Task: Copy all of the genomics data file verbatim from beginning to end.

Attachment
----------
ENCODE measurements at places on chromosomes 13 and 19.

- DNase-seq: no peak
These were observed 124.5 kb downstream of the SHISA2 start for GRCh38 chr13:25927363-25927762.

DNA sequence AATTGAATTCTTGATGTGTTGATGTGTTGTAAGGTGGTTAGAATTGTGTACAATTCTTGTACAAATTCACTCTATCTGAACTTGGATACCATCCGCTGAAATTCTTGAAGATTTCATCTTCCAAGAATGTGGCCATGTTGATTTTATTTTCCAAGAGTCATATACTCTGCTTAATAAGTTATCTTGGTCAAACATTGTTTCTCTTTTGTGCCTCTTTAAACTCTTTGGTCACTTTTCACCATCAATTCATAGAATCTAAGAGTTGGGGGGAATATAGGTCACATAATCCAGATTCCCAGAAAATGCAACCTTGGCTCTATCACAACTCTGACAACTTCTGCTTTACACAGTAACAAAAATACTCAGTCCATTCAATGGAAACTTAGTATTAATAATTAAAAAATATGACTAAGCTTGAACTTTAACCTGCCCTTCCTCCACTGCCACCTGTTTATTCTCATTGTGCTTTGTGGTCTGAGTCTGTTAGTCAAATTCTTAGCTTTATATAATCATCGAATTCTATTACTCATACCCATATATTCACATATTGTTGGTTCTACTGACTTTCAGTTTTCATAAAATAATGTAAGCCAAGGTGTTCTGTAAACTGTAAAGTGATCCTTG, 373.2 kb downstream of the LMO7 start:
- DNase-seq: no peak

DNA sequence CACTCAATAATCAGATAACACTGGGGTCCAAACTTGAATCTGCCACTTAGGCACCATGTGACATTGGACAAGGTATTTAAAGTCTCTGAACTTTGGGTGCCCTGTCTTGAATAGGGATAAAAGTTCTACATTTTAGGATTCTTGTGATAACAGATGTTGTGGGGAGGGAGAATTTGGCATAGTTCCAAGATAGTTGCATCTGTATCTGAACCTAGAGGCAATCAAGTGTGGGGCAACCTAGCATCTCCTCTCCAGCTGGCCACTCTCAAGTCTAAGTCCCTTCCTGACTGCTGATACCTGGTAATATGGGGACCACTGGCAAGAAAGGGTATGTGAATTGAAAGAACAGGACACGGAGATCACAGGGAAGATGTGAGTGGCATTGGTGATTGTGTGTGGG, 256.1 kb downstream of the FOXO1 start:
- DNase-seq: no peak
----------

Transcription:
ENCODE measurements at places on chromosomes 13 and 19.

- DNase-seq: no peak
These were observed 124.5 kb downstream of the SHISA2 start for GRCh38 chr13:25927363-25927762.

DNA sequence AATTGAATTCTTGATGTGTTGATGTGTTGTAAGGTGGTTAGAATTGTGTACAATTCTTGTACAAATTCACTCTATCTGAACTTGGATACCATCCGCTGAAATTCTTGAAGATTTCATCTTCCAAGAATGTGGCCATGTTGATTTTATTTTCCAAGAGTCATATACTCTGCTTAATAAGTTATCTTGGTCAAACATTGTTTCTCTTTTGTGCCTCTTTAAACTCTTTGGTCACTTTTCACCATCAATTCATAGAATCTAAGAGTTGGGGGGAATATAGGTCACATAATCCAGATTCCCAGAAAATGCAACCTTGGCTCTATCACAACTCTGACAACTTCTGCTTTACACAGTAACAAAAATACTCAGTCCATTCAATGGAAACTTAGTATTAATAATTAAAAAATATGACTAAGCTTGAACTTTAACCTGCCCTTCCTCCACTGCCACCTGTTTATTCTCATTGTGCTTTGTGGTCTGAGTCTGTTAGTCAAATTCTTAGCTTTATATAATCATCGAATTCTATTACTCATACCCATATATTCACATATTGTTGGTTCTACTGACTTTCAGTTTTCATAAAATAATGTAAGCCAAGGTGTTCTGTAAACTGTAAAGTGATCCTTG, 373.2 kb downstream of the LMO7 start:
- DNase-seq: no peak

DNA sequence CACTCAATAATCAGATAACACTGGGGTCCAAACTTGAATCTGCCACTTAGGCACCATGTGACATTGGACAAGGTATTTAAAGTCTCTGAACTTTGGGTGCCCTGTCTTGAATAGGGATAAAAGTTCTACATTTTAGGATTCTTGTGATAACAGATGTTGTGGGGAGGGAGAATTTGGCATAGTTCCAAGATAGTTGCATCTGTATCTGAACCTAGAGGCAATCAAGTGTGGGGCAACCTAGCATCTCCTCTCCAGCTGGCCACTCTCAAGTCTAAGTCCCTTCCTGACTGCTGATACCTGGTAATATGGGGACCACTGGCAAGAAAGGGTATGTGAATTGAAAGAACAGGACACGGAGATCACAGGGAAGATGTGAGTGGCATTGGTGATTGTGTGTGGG, 256.1 kb downstream of the FOXO1 start:
- DNase-seq: no peak